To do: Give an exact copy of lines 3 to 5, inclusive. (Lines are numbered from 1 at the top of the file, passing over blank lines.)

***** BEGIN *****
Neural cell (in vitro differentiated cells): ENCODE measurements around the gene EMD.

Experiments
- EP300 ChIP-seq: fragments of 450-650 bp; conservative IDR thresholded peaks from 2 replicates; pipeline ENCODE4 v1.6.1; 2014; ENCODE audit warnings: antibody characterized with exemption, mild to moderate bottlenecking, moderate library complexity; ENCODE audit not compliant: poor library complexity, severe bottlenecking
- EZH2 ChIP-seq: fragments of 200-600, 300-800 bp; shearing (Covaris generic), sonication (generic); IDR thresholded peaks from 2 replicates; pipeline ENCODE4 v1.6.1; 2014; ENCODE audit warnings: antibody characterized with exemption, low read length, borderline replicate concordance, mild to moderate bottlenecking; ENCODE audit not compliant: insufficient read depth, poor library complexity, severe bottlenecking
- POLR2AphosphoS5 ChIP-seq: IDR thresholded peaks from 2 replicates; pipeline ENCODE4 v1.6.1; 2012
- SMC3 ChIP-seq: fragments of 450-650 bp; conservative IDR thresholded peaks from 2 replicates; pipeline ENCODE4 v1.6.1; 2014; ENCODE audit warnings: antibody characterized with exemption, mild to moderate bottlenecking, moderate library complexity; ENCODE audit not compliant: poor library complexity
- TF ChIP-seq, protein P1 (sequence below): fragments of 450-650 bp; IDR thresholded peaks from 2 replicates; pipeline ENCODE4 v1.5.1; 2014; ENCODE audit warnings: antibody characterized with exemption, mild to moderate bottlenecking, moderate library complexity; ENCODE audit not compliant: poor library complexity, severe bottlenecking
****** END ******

- EP300 ChIP-seq: fragments of 450-650 bp; conservative IDR thresholded peaks from 2 replicates; pipeline ENCODE4 v1.6.1; 2014; ENCODE audit warnings: antibody characterized with exemption, mild to moderate bottlenecking, moderate library complexity; ENCODE audit not compliant: poor library complexity, severe bottlenecking
- EZH2 ChIP-seq: fragments of 200-600, 300-800 bp; shearing (Covaris generic), sonication (generic); IDR thresholded peaks from 2 replicates; pipeline ENCODE4 v1.6.1; 2014; ENCODE audit warnings: antibody characterized with exemption, low read length, borderline replicate concordance, mild to moderate bottlenecking; ENCODE audit not compliant: insufficient read depth, poor library complexity, severe bottlenecking
- POLR2AphosphoS5 ChIP-seq: IDR thresholded peaks from 2 replicates; pipeline ENCODE4 v1.6.1; 2012